Proof that your State Agency has not been truthful in stating it is not allowing access to Personally Identifiable Information? Listen to what’s going on in West Virginia.


If your state is telling you and the legislature is not collecting any personally identifiable information for Smarter Balanced Assessment Consortia, that statement has been proven false in one state, West Virginia.  Anti-Common Core advocates and Dr. Peg Luskik obtained copies of the agreement between the State Superintendent and American Institute Research (AIR) which detailed the information gathered on public school students and who would have access to this personally identifiable information.  (SBAC has contracted with AIR to develop and administer the test in WVa).

From the West Virginia activist who obtained the agreement and testified in a hearing:

When I gave my presentation to the joint education committee a few weeks ago, I had placed all four binders on the shelves in the podium and pulled them out one by one as I told about our $71 million contract. I also had it copied to disk and handed each education chair a copy.
The agreement is four binders front and back.  And you read that correctly: this agreement between the State Superintendent and AIR will cost the state of West Virginia $71 million over five years.  What was contained in this four binder agreement between the state and AIR, which apparently allows access by SBAC to personally identifiable information?  Dr. Peg Luskik reviewed the agreement and was interviewed by radio show host Mike Queen about what was in this agreement.  It can be found here:
It really is an important 15:00 minute interview about the information available to SBAC and third party researchers.  Some bullet points from the agreement:
  • AIR is designated as an authorized representative via  FERPA for allowance to  data which is Personally Identifiable Information (PII) on students
  • The West Virginia Department of Education will disclose to the contractor under this agreement the following information, some of which is considered confidential: student name, student identifier (master code that follows the student from pre-school to career and all data can be tracked to this specific number), gender, race/ethnicity, birthdate, grade, IEP status, language information, English proficiency, economic status, district number, district name, school number, school name
  • ‘No other information will be supplied to the contractor’ (as Luskik points out we don’t need any more information)
Queen points out that the contractor is NOT a governmental agency and the contractor is not immune to hacking.  Concerning IEPs, information will be accessed by the contractor.  What will be disclosed is the plan’s status.  To be able to determine student status, the IEP plan must be available. For Special ed students, all information will be disclosed including medical/psychological services.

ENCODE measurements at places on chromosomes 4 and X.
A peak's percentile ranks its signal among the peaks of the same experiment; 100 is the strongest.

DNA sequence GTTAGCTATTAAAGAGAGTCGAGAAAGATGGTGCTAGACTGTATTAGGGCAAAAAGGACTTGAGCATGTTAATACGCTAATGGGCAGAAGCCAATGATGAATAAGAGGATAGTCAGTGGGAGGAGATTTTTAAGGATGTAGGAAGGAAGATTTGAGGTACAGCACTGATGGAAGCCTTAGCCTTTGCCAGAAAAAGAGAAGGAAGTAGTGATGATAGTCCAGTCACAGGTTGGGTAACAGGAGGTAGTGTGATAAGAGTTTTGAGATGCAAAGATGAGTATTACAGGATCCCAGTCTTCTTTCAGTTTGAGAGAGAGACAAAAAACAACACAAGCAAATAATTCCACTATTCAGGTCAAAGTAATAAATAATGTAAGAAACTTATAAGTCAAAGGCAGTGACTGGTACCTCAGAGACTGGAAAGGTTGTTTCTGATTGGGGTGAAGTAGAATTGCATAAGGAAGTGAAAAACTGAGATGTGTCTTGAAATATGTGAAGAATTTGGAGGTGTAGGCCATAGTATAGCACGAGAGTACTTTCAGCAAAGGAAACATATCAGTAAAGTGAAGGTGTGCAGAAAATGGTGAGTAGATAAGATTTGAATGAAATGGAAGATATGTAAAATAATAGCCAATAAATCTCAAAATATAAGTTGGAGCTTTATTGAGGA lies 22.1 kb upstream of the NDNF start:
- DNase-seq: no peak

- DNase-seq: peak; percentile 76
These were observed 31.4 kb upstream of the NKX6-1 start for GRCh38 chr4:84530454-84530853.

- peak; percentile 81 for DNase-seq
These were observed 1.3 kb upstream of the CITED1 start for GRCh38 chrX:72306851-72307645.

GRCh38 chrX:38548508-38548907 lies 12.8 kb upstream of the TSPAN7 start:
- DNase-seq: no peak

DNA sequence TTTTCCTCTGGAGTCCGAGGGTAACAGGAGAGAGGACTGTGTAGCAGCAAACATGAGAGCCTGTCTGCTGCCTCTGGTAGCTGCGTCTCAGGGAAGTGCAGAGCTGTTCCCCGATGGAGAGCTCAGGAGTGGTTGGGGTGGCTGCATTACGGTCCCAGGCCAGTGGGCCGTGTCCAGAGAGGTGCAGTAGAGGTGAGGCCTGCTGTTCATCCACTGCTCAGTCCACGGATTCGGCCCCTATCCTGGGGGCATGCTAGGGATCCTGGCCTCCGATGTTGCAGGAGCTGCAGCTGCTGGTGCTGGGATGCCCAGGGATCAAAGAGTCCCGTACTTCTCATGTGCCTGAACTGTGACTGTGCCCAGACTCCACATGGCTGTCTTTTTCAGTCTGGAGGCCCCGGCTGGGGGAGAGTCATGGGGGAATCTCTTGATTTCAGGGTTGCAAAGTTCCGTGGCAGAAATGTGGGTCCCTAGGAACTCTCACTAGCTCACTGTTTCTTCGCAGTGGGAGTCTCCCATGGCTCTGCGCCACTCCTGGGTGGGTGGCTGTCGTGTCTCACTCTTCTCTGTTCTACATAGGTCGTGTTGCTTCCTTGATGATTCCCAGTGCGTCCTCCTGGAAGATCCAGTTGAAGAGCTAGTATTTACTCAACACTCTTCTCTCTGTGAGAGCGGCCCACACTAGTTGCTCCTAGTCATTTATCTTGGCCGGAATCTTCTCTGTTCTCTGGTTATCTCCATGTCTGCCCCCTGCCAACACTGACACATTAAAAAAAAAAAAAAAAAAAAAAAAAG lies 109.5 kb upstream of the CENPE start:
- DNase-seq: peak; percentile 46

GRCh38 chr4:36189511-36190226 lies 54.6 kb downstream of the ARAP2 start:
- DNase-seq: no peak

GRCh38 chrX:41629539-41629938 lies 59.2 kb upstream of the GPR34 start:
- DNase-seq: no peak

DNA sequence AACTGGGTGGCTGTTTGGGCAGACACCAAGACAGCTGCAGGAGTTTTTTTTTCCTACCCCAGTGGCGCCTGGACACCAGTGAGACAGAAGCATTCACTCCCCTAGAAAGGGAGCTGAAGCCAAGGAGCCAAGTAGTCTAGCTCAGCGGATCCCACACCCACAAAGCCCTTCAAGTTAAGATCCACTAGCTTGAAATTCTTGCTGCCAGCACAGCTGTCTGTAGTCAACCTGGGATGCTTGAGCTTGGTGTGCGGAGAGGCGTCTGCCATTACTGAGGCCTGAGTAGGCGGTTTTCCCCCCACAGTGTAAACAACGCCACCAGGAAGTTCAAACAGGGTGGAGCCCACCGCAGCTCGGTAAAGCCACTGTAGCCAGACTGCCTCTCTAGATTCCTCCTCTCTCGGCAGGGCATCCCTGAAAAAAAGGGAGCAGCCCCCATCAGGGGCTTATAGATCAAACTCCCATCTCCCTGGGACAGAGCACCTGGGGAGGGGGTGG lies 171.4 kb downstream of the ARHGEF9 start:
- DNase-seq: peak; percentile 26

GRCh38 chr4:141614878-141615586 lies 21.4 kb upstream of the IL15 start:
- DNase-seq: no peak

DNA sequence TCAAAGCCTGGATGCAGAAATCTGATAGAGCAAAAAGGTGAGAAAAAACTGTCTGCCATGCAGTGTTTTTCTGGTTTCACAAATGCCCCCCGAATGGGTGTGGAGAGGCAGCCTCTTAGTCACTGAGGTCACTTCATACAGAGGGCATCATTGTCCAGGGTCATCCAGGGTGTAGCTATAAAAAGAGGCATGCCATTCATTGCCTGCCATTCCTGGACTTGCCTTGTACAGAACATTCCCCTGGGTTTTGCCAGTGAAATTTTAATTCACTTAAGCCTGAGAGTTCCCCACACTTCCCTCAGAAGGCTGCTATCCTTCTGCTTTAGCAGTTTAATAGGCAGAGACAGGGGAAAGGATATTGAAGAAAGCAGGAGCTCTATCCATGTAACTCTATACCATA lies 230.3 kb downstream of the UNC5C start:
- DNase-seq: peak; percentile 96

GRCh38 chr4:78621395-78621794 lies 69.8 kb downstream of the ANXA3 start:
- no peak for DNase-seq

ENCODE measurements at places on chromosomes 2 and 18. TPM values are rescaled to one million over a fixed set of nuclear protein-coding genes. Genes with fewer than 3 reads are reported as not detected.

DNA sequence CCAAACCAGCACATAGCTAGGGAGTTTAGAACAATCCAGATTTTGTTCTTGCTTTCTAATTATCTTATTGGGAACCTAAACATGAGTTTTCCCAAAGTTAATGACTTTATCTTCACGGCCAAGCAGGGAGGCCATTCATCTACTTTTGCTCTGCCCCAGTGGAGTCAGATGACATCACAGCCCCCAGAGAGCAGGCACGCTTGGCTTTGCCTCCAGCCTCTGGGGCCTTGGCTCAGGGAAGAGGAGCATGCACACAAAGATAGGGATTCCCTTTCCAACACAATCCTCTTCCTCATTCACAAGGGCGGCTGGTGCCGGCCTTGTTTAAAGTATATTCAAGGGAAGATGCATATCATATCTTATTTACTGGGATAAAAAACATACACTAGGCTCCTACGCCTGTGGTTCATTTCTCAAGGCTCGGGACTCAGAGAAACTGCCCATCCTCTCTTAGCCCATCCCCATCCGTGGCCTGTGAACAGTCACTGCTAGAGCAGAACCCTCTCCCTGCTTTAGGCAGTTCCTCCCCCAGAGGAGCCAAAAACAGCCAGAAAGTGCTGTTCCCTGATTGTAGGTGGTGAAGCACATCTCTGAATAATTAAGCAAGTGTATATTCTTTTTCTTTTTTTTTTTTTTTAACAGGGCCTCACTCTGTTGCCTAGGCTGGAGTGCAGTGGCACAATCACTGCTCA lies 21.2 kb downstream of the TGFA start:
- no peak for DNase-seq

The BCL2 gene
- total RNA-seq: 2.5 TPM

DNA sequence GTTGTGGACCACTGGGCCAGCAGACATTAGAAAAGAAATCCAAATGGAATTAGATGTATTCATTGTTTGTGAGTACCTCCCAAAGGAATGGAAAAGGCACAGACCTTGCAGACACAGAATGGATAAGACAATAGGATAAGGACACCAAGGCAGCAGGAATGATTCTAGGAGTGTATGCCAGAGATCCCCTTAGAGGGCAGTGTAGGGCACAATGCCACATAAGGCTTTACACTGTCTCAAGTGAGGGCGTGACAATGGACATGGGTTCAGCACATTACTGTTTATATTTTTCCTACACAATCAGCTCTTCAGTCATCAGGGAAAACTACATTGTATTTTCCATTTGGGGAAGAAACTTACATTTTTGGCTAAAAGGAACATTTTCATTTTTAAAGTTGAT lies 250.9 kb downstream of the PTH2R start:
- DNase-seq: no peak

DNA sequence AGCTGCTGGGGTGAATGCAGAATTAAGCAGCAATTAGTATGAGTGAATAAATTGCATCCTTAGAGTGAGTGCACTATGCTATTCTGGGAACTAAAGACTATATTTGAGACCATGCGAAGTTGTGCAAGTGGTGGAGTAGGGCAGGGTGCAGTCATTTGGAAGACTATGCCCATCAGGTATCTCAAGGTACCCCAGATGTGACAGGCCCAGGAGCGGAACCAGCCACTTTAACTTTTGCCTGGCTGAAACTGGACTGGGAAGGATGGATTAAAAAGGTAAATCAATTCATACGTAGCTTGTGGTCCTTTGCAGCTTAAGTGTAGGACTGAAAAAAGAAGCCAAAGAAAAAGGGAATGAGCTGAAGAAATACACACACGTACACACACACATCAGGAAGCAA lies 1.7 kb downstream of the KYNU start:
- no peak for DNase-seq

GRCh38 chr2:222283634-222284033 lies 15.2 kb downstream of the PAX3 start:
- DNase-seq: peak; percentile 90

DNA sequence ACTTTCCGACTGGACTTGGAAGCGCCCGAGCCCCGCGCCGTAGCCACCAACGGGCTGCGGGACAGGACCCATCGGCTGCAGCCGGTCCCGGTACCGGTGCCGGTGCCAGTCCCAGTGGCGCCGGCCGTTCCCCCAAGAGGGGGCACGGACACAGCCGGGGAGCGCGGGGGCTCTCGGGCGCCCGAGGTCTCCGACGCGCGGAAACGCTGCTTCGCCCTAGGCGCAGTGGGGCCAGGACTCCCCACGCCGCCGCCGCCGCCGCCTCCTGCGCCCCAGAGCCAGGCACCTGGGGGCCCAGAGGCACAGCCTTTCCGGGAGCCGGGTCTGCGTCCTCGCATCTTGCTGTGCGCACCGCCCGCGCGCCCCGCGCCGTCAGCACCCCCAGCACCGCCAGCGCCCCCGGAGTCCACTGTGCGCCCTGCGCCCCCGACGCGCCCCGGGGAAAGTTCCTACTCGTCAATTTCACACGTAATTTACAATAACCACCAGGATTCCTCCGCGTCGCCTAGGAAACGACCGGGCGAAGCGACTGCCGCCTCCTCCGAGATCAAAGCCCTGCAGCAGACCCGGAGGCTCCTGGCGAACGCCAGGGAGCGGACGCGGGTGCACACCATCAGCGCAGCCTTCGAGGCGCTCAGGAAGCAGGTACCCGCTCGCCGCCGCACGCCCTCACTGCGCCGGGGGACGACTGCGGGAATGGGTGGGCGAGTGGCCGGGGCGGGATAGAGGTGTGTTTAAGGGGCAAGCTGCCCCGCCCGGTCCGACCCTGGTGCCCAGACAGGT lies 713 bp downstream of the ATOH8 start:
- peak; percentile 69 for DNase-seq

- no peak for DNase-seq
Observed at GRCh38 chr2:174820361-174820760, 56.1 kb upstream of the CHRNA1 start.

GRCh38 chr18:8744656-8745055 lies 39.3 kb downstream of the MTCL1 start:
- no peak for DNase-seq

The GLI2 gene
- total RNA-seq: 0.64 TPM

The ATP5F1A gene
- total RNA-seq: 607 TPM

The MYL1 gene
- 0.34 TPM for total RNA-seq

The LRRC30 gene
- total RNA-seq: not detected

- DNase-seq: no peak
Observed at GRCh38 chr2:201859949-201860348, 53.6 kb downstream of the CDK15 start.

Regarding 504 information: example Luksik used is a child who has asthma or a child in a wheelchair.  They need special accommodations but not an IEP.   Many times the reason for a 504 includes medical information that will be disclosed to the contractor.   Each child’s plan becomes part of their record.   Queen mentions that for 504, this information is primarily for medical diagnosis and why should this private company have this information.
Luksik believes the goal of this data gathering is tracking.  She points listeners to visit the Workforce Data Quality Initiative (WDQI) which WVA supported (as have most states) and this information will be gathered and sent to the Department of Labor.  The Dept of Labor will take the education data, moving it forward and following individuals into the workforce where we can track what kind of job they obtained, basically how much is this person worth? 
In some states, (she mentions Delaware) they use a ‘career list’ given to the students in 8th grade and their future coursework is structured around this list.  The child is educated to be prepared for that career.  She states the Delaware parents can look at their child’s success plan but they can’t change it.
This agreement circumvented the WVA Legislature and the State Department of Ed and AIR.  According to the host, the parties to the agreement have consistently told the legislatures that no PII was being gathered and accessed by a private company.  This has proven to be untrue.  Data is being used to supply SBAC testing questions on a psychometric level.
Listen to the entire interview:  https://www.dropbox.com/s/lkv8ejjgxkr0xy3/MQ_6_24_2015_Peg_Luksik.mp3?dl=0
What agreement does your state have with an administering SBAC vendor and what data is listed in that agreement that will be accessed by SBAC and outside the state?  Does your legislature know what agreements your State Agency has agreed to?
From the Mike Queen FB post (June 24, 2015):
Great interview, Mike! Thanks for getting this out. It is hard to deny when the facts are in print with Martirano’s signature. This is a 3 year $71.3 million contract with AIR, signed by Martirano in January of this year, the very same time period when the legislature was in session taking up a repeal bill that Gayle Manchin and Martirano claimed would cost us millions, while they failed to mention this contract to the legislators. Dr. Luksik tells it like it is.
Correction: $71.3 million agreement between The State Board of West Virginia and AIR is for three years, 2015,2016,2017. 



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